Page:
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OK, now you have done it, forced me into another one of my editorials. First of all let me say I never pay big money for anything, that is just no fun. Anybody with $500 in their pocket can have a $500 item but to get it for $5.00 is what is fun and yes it dose happen you just have to look. Now as for stuff in "Mint Condition" I don't care how common something is, when you are dealing with 60 year old stuff mint condition is hard to find. Just because it is mint it is certainly not more likely to be fake, a few trips through the laundry will give it a well used look and when it is mint it is easier to spot the things that aren't quite right. Also the idea that used stuff was "there" is ridiculous given the fact that the Army dose not ship used equipment back to the US, simply because it is cheaper and more efficient to make new stuff here. The great majority of the used stuff was used for training, or by Boy Scouts for camping, or by kids playing Army. Remember 40 years ago this stuff was all over the place and it cost next to nothing so people bought it and used it. Granted paying hundreds of dollars fo something that is mint when one in only slightly lesser condition can be had for $20.00 is stupid. I would pay a premium for something in mint condition before I would pay a premium for a rag just because it has someone's name in it. Everybody has their own idea of what something is worth and what they think is the most desirable, I for one will go with the mint stuff every time. The key to collecting anything is to ues some common sense and don't want something so bad you will pay anything to have it right then when you can wait have the same thing for a lot less money.

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Assuming we're talking about this one; http://cgi.ebay.com/WW2-USMC-Marine-Corps-...1QQcmdZViewItem

 

It isn't even a WW2 P41 jacket! It's a post war P47 jacket, the cutter tag gives a definitive clue to the date of manufacture. This seller seems to sell a lot of USMC gear on ebay.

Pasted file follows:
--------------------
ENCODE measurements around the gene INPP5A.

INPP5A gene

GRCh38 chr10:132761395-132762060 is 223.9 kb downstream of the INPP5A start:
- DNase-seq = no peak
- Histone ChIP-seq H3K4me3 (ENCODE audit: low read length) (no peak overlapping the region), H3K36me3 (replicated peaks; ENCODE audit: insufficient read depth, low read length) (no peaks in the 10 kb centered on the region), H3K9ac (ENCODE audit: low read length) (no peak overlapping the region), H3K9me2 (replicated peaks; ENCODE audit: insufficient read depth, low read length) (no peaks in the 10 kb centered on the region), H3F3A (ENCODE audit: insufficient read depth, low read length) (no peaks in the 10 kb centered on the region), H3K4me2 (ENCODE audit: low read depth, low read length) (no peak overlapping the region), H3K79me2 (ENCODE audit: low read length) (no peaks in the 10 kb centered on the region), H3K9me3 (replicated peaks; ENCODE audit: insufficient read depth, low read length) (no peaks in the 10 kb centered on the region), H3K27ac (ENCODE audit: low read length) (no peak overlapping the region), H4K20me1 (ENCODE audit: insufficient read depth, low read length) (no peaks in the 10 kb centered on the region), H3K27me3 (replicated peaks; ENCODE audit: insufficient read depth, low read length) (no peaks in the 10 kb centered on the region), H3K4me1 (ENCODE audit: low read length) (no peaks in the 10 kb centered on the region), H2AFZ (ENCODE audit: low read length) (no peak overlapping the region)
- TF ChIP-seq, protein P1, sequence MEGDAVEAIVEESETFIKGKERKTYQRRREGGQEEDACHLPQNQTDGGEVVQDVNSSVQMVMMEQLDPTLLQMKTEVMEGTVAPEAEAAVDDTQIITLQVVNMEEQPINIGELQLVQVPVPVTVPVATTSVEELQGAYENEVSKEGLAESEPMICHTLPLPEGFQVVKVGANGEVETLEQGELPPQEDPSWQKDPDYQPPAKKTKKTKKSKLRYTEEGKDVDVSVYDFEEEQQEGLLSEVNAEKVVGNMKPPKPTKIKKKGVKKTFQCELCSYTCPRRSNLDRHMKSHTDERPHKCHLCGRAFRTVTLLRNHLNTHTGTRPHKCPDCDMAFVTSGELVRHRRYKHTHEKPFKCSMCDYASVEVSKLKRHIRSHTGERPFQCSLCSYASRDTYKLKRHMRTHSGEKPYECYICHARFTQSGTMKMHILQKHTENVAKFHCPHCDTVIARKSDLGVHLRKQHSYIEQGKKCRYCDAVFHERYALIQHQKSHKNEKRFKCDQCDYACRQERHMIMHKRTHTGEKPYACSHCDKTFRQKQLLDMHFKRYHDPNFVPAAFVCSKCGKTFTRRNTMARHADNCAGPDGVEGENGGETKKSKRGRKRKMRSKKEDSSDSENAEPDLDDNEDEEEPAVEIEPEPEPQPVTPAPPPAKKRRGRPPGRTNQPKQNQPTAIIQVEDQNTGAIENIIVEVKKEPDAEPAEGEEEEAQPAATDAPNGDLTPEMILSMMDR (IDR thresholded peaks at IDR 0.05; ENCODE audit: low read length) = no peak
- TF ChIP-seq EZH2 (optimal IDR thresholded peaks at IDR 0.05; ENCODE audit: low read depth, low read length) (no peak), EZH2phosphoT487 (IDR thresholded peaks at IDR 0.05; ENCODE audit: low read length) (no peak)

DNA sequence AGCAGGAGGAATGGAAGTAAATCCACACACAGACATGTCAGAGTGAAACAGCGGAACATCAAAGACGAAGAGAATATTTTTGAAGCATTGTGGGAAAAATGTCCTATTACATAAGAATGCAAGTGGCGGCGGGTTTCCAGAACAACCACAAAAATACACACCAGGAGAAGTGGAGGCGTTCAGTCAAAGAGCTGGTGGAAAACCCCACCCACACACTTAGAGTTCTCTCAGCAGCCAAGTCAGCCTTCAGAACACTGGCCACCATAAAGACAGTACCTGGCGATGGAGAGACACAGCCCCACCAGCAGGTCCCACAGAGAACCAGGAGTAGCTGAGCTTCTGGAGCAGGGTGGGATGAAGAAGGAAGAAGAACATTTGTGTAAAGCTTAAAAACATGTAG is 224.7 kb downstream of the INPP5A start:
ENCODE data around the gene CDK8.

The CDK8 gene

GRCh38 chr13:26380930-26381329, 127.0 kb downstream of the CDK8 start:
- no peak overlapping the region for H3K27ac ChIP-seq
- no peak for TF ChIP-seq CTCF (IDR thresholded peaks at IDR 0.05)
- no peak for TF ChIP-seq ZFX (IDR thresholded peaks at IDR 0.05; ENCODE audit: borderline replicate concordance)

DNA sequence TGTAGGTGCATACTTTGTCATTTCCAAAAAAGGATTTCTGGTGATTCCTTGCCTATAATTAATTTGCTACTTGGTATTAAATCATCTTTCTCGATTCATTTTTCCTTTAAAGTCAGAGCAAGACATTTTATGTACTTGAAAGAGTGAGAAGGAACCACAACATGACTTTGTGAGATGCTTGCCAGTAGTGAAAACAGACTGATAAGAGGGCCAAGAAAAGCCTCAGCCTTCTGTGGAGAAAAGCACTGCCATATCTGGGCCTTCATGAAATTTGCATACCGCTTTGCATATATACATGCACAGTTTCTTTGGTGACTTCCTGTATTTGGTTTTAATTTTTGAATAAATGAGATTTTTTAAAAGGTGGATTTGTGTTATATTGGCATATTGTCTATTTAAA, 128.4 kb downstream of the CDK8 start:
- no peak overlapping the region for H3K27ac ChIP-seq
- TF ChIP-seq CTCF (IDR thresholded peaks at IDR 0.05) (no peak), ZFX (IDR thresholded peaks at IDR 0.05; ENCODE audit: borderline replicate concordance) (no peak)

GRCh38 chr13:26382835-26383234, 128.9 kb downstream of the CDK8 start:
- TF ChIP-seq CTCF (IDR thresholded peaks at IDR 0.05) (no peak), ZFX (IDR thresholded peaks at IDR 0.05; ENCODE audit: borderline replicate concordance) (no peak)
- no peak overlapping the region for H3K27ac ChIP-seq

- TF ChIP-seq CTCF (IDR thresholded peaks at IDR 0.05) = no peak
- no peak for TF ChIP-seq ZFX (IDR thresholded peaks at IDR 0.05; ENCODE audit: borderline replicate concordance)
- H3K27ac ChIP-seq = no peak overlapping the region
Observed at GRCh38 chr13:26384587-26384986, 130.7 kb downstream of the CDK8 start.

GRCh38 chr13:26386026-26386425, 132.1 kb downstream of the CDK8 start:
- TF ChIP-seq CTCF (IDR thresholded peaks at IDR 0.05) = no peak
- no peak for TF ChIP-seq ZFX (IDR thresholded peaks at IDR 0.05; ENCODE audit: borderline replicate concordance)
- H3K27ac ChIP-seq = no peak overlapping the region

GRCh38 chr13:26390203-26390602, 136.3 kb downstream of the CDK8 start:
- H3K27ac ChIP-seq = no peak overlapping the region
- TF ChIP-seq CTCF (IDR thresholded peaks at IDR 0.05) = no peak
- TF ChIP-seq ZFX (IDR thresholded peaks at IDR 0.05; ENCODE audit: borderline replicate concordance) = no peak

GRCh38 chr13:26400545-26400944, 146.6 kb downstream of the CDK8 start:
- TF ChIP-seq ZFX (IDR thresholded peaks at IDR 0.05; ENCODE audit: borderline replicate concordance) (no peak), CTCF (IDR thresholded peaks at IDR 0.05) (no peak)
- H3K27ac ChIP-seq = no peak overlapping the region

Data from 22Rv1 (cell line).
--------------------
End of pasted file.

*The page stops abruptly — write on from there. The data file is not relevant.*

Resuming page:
On the matter of "mint", I have some what you might consider mint items. I don't go purposefully hunting for mint items, I prefer used items, ideally items ID'd to WW2 vets. At least you can then be sure, even if they were used post-war, that they were definitely used during the war. Cutter tagged items don't float my boat, but then we all collect for our own reasons. ;)

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Greg Robinson

That's the one....and you're correct it is post WW2. I'd overlooked the details of mfg that give that away. And you're also correct re the date on the cutter tag. It being ww2 would explain why it's so evenly shaded. It was typical of wartime Depot made items to vary in color shade since they didn't care about appearance but wanted to get the shirts out the door ASAP. Regardless of when it was made it's selling for top dollar.

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Guys, here's my 2 cents worth about eBay prices. There is nobody out there holding a gun to these folks head. When I sell something for 5 times what I expected, I just think to myself " The crazies were out today!". Also, if you spend big bucks on a misidentified piece like the one discussed here, well, I call that a LESSON! I have learned things that way( unfortunately), and you know those lessons stick!

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craig_pickrall

Just to keep it interesting here is another take on it. There are two or more Korean War era USMC collectors bidding against each other. Why would any one want a 49 dated shirt for a WW2 collection?

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Greg Robinson

And why would a '49 dated dungaree shirt be all that important to a USMC korean war collection? I suspect more WW2 mfg shirts went to Korean than those made in 1949. I collect USMC Korean War items but I like them to be relevent to that conflict which is why I find the cold weather gear interesting. In 1945, flush with victory in the Pacific, nobody at USMC headquarters even dreamed that the Corps would soon be needing such uniforms and gear to fight in sub zero weather.

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To each his own, but I too got over the mint mania years ago. To me, I would rather have something that was actually "there" and looks it than just another item that spent the war in a warehouse and is just like the next guy's mint item.

Dont get me wrong, an unissued item belongs in anyones collection of a given type, but once obtained, move on the really interesting stuff and save some money to boot!

 

CB